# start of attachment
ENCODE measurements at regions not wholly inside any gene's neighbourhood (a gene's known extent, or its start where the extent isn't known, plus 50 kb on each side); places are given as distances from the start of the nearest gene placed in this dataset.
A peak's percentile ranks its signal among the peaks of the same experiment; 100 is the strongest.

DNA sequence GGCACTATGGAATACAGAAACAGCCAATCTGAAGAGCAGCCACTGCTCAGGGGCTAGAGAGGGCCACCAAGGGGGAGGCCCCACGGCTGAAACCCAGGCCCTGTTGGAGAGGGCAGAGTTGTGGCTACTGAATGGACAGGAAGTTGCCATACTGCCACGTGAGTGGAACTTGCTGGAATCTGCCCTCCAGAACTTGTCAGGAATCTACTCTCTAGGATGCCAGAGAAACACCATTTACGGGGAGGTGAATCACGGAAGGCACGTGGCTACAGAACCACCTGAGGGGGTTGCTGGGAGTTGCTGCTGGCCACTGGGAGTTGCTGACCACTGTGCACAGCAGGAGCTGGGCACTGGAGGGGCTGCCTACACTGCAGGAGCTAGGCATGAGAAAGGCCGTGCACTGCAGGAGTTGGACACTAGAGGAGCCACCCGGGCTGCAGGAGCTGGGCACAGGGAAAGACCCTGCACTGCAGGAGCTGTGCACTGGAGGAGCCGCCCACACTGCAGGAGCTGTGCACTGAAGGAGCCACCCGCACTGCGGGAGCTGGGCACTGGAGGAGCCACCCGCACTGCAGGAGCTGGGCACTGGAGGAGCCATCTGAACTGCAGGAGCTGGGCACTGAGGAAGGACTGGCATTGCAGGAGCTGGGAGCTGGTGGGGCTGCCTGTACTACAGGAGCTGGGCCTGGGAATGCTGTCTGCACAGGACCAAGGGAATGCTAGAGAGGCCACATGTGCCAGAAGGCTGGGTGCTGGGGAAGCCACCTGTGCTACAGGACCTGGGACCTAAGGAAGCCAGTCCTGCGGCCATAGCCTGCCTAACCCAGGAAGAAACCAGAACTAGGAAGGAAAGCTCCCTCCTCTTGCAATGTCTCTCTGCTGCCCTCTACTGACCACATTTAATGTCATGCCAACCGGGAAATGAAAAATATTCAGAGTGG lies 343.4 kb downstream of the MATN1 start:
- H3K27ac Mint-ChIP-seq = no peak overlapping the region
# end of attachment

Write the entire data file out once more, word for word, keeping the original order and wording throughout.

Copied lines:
ENCODE measurements at regions not wholly inside any gene's neighbourhood (a gene's known extent, or its start where the extent isn't known, plus 50 kb on each side); places are given as distances from the start of the nearest gene placed in this dataset.
A peak's percentile ranks its signal among the peaks of the same experiment; 100 is the strongest.

DNA sequence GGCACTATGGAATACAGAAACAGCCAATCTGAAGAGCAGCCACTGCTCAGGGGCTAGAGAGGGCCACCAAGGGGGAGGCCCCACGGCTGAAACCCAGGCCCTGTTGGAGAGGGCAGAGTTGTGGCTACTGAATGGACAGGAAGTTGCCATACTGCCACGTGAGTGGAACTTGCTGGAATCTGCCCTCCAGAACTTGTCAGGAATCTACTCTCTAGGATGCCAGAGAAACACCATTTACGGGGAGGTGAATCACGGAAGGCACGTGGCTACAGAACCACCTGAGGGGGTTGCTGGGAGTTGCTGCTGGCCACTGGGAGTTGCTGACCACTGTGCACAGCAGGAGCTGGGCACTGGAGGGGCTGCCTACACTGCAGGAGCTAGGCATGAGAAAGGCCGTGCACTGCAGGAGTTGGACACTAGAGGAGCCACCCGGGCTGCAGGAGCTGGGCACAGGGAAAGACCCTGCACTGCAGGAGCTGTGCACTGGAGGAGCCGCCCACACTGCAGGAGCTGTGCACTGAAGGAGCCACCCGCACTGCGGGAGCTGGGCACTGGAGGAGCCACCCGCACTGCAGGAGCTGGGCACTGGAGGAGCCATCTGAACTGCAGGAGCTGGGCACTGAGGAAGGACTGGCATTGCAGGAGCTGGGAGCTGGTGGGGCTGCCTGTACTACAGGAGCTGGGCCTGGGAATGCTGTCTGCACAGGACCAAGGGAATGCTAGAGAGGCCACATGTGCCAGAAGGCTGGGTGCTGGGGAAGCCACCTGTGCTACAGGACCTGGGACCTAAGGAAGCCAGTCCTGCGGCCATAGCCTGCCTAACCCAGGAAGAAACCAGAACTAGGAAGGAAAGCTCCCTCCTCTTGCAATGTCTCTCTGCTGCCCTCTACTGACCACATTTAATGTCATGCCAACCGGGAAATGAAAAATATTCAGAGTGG lies 343.4 kb downstream of the MATN1 start:
- H3K27ac Mint-ChIP-seq = no peak overlapping the region